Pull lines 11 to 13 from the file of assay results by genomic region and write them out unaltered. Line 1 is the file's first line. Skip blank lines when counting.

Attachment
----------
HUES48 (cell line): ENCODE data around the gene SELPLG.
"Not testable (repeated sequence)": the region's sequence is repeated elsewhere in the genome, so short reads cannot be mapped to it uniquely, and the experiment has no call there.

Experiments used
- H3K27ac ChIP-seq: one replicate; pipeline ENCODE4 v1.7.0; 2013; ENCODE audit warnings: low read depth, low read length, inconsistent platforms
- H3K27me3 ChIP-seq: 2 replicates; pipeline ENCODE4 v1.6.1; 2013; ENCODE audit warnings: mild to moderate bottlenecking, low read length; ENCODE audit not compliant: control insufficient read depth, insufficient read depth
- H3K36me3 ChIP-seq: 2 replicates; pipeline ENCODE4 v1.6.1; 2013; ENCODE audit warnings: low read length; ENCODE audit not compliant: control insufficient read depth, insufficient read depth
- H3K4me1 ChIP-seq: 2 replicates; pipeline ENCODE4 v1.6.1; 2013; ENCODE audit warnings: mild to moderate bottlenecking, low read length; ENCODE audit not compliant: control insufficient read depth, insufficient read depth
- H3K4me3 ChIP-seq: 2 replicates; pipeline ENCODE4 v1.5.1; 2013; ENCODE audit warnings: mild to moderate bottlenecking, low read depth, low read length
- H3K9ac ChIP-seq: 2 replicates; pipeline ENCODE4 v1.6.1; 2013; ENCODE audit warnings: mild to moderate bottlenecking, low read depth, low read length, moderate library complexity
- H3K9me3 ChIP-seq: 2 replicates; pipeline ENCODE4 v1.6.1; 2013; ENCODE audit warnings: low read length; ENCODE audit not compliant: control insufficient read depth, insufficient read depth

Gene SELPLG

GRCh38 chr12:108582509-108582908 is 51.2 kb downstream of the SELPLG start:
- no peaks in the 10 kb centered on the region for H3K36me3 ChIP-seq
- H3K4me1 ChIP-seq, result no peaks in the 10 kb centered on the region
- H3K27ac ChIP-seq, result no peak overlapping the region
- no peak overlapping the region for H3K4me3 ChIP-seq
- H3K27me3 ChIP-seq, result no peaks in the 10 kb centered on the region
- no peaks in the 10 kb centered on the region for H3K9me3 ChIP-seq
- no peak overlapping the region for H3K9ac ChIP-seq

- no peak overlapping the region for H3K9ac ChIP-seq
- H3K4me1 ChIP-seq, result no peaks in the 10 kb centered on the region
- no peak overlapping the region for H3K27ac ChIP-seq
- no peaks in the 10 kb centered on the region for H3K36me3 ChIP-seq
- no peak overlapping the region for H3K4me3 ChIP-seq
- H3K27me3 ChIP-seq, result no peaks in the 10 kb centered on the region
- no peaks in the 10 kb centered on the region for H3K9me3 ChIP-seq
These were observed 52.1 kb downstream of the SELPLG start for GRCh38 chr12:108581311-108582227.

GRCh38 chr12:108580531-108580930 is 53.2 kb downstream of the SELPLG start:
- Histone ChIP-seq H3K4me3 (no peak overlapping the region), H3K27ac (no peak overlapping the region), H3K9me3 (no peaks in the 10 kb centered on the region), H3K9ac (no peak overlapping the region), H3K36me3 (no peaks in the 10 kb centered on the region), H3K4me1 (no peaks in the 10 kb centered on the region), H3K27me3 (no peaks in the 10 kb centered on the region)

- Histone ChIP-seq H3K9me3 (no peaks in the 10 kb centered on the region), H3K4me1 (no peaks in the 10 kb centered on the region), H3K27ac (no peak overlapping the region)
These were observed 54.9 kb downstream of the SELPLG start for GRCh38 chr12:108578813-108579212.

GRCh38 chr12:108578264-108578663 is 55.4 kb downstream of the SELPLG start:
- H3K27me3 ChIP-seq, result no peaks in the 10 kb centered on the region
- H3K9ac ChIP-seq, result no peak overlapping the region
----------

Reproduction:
Gene SELPLG

GRCh38 chr12:108582509-108582908 is 51.2 kb downstream of the SELPLG start:
- no peaks in the 10 kb centered on the region for H3K36me3 ChIP-seq